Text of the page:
The number of Covid-19 cases in the Middle East & North Africa (Mena) region crossed 4,368,899 on 4 January 2021, according to Worldometers data collated by MEED.
Countries in the GCC account for 25.1 per cent (1,095,134) of all regional cases.
With 363,061 cases, Saudi Arabia has the highest number of infections in the GCC. To date, 354,443 recoveries and 6,246 deaths have been reported in the kingdom.
On 3 January, Saudi Arabia resumed international flights that were suspended as a precaution against the new coronavirus variant found in parts of Europe.
Land and sea ports have reopened in the kingdom, which had closed borders on 21 December to guard against the coronavirus that emerged in the UK and spread to parts of the EU.
Conditions have been set for the entry of non-citizens from the UK, South Africa and any country where the new variant spread.
These travellers must have spent at least 14 days in a country where the Covid-19 variant has not been reported before entering the kingdom, and have received a negative PCR test result at the end of the 14-day period.
Saudi citizens and individuals allowed entry in humanitarian or essential cases must quarantine at home for 14 days if they are travelling from countries where the new variant has been detected. In addition, two PCR tests taken 48 hours after arrival and 13 days after self-isolation are required.
Case growth is plateauing in the GCC region, where vaccines are more readily available than in other parts of Mena.
This is most notable in the UAE, which has reported 214,732 cases of Covid-19 to date, with 191,455 recoveries and 682 deaths.
Dubai unveiled plans on 22 December to launch a free vaccination campaign as the UAE approved the Covid-19 shot developed by the UK’s Pfizer and Germany’s BioNTech, two weeks after approving a vaccine developed by Sinopharm (China).
On the same day, Bahrain said its ongoing vaccination campaign would need 300 days to cover a total of 1.5 million people in the country.
Bahrain has confirmed 93,478 cases of Covid-19, with 90,686 recoveries and 352 deaths.
Around 679,000 expatriates and 712,000 Bahrainis aged over 18 are slated to receive the Covid-19 vaccine developed by Sinopharm, local media reported. The country also granted emergency authorisation to Pfizer-BioNTech’s vaccine last month.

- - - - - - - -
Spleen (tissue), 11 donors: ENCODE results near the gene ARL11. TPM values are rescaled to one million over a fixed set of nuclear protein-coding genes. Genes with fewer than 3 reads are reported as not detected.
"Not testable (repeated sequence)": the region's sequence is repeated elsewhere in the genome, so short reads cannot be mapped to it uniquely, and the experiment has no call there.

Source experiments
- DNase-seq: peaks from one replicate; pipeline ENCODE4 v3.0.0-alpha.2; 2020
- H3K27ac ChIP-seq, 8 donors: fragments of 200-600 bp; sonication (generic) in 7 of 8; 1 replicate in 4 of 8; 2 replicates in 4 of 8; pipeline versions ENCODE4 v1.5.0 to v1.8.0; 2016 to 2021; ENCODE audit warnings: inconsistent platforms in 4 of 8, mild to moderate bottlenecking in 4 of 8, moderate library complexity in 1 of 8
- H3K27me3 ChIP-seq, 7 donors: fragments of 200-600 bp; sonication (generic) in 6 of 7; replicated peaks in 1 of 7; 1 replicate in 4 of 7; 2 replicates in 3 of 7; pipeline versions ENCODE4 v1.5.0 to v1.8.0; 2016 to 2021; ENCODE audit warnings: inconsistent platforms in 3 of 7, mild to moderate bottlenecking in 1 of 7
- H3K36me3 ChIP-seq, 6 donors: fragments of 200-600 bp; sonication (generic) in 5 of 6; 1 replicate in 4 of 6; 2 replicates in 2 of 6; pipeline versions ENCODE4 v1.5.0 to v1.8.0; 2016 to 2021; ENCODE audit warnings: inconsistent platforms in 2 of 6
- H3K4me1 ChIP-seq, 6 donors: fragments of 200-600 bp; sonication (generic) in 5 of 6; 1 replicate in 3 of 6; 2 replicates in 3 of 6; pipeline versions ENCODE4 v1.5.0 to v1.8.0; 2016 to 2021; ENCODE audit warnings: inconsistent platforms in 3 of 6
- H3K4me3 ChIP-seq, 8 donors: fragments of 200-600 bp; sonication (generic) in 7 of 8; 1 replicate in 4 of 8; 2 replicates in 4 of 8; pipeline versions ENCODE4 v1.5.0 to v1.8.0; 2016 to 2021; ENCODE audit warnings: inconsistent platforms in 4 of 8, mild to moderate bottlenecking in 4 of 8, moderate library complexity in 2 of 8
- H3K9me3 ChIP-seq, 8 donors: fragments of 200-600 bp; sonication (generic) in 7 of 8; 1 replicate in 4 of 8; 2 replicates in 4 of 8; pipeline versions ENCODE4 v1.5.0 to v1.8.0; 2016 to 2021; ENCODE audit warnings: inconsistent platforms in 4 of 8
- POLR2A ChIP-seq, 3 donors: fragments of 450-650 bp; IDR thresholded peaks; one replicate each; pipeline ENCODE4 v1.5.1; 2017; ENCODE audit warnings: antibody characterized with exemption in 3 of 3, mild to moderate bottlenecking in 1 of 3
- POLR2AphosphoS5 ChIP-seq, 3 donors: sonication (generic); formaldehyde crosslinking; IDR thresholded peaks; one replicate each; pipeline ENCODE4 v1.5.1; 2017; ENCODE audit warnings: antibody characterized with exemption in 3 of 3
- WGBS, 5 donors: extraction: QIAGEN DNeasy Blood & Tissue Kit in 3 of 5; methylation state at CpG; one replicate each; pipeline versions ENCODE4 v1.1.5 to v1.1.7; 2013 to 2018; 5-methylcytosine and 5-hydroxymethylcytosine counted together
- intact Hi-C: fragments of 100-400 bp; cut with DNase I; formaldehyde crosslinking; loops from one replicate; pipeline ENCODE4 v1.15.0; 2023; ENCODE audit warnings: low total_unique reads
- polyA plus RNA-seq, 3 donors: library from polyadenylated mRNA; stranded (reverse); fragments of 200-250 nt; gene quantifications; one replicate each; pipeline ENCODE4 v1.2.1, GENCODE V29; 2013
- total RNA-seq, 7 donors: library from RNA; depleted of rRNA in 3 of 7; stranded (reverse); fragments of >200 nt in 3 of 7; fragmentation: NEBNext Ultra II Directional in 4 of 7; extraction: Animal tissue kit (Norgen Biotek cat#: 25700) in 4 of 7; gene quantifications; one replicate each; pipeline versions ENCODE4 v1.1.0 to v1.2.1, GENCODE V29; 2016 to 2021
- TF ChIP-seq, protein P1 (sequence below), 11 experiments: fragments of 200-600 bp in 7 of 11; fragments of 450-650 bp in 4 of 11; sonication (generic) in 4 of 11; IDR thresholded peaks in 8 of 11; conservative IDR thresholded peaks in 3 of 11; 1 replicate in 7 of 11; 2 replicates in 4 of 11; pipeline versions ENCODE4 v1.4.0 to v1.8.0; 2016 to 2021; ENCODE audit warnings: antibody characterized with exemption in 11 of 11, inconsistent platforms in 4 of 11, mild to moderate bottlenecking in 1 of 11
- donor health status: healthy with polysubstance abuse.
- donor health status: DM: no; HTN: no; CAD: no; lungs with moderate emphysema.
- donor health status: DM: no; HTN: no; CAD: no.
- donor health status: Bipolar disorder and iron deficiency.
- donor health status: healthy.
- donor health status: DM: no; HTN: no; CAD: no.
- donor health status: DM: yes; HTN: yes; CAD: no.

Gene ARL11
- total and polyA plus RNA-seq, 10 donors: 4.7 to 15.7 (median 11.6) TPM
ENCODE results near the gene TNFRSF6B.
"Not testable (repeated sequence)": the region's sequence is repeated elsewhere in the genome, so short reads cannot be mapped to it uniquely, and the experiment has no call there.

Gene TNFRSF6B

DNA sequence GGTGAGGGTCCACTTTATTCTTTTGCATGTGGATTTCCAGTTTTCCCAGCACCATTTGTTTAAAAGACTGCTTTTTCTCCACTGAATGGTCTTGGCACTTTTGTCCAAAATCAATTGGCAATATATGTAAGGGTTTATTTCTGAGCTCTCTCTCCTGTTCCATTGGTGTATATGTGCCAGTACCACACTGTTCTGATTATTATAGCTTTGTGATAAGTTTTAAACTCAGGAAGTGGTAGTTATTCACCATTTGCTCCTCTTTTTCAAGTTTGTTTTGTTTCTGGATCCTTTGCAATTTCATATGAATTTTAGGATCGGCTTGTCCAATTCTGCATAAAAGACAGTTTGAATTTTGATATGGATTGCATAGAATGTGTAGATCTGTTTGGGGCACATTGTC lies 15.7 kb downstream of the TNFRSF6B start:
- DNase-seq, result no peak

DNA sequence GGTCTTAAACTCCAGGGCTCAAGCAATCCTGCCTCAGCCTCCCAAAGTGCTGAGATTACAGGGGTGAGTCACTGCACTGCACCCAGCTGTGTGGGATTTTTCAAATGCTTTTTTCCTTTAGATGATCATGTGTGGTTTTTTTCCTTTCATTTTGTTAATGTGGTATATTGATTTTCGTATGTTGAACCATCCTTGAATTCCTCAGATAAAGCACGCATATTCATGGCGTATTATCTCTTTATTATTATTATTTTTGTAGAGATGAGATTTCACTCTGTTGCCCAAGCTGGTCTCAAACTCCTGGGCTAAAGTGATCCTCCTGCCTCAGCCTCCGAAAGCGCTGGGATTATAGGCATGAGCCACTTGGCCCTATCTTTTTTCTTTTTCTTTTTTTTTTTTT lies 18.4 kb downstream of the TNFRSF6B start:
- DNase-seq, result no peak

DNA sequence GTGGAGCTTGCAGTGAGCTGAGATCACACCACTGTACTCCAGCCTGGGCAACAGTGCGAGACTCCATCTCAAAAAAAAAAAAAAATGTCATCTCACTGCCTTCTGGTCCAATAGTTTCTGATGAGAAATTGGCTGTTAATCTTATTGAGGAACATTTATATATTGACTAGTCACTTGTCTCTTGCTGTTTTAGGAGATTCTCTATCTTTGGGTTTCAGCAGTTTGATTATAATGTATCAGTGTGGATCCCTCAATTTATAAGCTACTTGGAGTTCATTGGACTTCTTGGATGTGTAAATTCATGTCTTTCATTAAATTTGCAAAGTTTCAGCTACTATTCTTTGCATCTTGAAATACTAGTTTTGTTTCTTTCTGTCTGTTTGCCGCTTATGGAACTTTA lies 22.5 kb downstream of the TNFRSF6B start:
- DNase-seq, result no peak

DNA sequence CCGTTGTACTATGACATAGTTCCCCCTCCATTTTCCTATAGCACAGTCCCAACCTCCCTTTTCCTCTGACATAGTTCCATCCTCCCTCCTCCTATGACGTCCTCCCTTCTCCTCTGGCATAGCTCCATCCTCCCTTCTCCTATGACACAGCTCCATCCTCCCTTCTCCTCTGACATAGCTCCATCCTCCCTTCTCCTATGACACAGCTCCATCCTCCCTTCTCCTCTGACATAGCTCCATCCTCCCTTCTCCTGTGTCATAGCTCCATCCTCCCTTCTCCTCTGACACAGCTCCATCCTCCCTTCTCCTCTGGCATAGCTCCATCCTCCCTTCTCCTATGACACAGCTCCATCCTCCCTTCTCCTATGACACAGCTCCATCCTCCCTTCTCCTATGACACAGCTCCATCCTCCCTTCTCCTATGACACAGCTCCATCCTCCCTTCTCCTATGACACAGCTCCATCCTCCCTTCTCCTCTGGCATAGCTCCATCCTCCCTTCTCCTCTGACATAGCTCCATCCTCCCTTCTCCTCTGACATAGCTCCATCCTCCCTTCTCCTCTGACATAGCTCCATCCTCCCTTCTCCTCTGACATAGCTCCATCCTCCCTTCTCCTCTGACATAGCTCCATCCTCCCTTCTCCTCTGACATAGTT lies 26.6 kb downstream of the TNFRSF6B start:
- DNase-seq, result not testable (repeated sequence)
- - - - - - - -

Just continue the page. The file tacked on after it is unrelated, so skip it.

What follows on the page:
Across the Mena region, Iran has the highest number of Covid-19 cases, totalling 1,243,434 on 4 January. The country has recorded 1,020,737 recoveries and 55,540 deaths so far.
Egypt, Iraq, Jordan, Lebanon, Morocco, Libya, Tunisia, Algeria, Yemen and Syria together comprise 46.5 per cent (2,030,331) of all 4.3 million cases in the Mena region.
The majority of these countries have announced key developments related to vaccine procurement in the past fortnight.
On 29 December, Iran started trialling the first doses of a locally manufactured vaccine. Shifa Pharmed, understood to be part of state-owned pharmaceutical group Barekat, is producing the vaccine.
The first phase of the clinical trials include 56 volunteers to receive two shots of the vaccine in two weeks, and Tehran plans for the vaccine to reach the market by late spring this year.
The treatment, which UAE newspaper Khaleej Times reported is called Coviran, is an inactivated vaccine comprised of a coronavirus that has been weakened or killed by chemicals. Vaccines manufactured in the West are instead understood to use technology that targets the coronavirus’s spike protein using ribonucleic acid.
Pfizer and partner BioNTech’s vaccine is being used in Mena countries such as Lebanon, which on 28 December confirmed reserving 2 million doses of the jab, which are expected to arrive in the country by February.
Head of the parliamentary health committee, Assem Araji, said Beirut plans to acquire the vaccine at $18 a dose. Negotiations of $27m would help Lebanon secure 1.5 million vaccine doses, but Lebanon hopes to receive closer to 2 million doses.
Araji reportedly said Beirut would pay a $4m deposit at signing the deal, with the remaining to be covered through a World Bank loan that has been diverted to help Lebanon deal with the pandemic.
Lebanon is also due to receive 1.5 million vaccines through WHO-led body Covax, and has deposited $4.3m to secure the jabs.
Countries in the North Africa region appear better placed to begin vaccination drives in the near term.
Morocco said on 24 December it had acquired 65 million doses of Covid-19 vaccines from China’s Sinopharm and Britain’s AstraZeneca as part of a programme to immunise 80 per cent of its adult population.
To date, Morocco has confirmed 443,146 cases of Covid-19, with 413,393 recoveries and 7,485 deaths. It was among the Mena region’s first countries to announce plans for an inoculation drive in November.
Rabat plans to vaccinate 25 million of the country’s 36 million people, all free of charge, according to orders from King Mohammed VI.
Another North African country that is also planning widespread inoculation is Algeria, where 100,408 cases of the virus have been confirmed, with 67,808 recoveries and 2,772 deaths.
Algeria announced a private agreement with a Russian pharmaceutical company on 31 December to acquire the latter’s Covid-19 vaccine, with around 500,000 doses expected as part of an initial shipment.
Institut Pasteur Algeria (IPA) has initiated consultations with the Russian laboratory Sputnik V, the manufacturer of the vaccine.
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